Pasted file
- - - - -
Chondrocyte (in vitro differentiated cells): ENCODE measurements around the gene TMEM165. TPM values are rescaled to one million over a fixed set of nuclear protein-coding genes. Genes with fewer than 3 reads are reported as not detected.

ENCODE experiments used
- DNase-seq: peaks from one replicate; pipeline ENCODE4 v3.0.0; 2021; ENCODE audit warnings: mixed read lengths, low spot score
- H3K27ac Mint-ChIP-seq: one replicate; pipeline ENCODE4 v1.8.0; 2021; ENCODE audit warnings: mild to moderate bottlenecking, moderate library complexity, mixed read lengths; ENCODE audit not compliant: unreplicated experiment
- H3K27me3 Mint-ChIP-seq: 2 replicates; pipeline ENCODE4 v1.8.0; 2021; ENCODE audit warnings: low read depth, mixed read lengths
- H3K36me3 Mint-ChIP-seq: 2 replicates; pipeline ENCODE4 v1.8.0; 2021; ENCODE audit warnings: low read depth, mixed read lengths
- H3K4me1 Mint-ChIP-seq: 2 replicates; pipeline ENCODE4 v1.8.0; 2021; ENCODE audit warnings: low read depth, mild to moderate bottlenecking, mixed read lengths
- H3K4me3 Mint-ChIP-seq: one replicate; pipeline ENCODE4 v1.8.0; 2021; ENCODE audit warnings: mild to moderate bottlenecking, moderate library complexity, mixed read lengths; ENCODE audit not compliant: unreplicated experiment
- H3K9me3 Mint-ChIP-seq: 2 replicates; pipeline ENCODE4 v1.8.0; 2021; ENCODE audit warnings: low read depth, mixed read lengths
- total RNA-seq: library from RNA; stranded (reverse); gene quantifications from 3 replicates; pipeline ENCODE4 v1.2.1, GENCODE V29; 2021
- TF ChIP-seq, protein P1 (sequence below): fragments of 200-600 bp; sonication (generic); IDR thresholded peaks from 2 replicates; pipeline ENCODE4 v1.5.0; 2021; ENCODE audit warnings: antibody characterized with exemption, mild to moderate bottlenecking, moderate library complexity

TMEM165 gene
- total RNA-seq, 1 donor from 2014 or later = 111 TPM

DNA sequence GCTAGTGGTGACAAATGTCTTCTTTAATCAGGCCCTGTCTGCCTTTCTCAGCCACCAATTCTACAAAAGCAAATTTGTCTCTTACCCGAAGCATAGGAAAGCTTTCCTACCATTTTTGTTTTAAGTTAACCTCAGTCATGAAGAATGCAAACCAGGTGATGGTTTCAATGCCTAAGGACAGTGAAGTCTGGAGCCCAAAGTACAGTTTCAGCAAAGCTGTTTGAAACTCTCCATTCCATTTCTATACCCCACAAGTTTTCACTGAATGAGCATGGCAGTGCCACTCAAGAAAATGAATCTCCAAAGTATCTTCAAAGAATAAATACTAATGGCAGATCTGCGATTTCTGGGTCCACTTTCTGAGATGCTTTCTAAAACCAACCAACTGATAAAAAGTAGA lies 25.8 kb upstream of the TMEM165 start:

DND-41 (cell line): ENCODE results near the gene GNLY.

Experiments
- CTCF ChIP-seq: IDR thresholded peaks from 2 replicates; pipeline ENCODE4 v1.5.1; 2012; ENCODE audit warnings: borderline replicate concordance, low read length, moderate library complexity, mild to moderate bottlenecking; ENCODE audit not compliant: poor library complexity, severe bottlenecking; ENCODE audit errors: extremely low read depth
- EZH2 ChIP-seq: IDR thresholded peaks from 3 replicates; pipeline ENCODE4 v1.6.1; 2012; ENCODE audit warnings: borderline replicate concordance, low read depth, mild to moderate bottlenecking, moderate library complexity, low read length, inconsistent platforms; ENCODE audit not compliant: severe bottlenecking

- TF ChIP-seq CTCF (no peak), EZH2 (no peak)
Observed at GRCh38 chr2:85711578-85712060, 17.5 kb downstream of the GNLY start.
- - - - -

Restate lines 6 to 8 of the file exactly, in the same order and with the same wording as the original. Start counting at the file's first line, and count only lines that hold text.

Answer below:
- H3K36me3 Mint-ChIP-seq: 2 replicates; pipeline ENCODE4 v1.8.0; 2021; ENCODE audit warnings: low read depth, mixed read lengths
- H3K4me1 Mint-ChIP-seq: 2 replicates; pipeline ENCODE4 v1.8.0; 2021; ENCODE audit warnings: low read depth, mild to moderate bottlenecking, mixed read lengths
- H3K4me3 Mint-ChIP-seq: one replicate; pipeline ENCODE4 v1.8.0; 2021; ENCODE audit warnings: mild to moderate bottlenecking, moderate library complexity, mixed read lengths; ENCODE audit not compliant: unreplicated experiment